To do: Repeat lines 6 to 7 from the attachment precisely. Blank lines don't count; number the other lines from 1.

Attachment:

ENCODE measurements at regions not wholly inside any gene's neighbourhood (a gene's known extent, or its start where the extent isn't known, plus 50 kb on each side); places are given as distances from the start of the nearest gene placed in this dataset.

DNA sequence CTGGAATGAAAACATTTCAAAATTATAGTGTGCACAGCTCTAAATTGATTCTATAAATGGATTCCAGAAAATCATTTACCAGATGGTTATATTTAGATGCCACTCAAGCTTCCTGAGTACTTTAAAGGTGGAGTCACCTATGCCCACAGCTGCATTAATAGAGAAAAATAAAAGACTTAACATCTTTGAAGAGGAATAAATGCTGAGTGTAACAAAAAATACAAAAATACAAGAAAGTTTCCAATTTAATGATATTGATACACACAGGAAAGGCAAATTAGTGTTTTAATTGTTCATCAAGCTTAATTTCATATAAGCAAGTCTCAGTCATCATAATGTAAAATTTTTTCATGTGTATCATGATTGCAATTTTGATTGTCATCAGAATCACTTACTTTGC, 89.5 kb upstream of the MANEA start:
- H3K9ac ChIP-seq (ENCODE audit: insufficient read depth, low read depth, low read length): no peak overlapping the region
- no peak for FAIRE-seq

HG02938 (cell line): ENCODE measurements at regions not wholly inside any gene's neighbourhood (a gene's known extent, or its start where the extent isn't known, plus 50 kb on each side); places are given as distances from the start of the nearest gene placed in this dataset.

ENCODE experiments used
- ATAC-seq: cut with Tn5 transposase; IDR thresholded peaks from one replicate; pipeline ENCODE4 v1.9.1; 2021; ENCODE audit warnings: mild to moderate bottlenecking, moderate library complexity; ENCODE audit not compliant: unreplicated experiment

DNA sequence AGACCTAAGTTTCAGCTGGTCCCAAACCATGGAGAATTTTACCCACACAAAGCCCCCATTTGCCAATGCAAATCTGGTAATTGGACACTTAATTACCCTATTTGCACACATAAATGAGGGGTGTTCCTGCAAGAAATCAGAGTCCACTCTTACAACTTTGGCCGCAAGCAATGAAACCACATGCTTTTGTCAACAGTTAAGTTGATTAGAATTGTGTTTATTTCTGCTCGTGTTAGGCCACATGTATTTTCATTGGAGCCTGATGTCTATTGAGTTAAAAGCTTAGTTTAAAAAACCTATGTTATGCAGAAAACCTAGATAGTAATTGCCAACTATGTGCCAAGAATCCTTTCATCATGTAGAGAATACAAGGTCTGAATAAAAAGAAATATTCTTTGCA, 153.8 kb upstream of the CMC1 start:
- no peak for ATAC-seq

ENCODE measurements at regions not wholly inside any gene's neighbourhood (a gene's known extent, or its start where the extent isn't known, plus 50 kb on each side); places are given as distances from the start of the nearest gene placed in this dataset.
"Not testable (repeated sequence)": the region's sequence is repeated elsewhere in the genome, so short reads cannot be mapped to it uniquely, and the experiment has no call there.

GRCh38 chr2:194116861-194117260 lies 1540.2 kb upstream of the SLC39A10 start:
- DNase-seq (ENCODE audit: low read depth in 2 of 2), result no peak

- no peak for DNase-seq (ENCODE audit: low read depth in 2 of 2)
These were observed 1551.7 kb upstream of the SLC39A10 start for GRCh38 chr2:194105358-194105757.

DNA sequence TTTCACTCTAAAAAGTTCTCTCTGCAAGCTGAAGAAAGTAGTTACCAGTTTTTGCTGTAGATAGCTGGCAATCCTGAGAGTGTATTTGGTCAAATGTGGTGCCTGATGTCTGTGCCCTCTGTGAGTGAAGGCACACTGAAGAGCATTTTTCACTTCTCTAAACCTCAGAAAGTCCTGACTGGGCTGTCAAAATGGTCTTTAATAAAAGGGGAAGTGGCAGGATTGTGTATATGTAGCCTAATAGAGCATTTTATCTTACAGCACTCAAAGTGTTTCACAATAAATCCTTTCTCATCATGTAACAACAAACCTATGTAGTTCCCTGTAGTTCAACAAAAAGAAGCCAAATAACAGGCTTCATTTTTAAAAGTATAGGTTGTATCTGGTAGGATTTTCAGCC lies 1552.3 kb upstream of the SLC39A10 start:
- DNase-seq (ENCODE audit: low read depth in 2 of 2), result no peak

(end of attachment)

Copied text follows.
ENCODE experiments used
- ATAC-seq: cut with Tn5 transposase; IDR thresholded peaks from one replicate; pipeline ENCODE4 v1.9.1; 2021; ENCODE audit warnings: mild to moderate bottlenecking, moderate library complexity; ENCODE audit not compliant: unreplicated experiment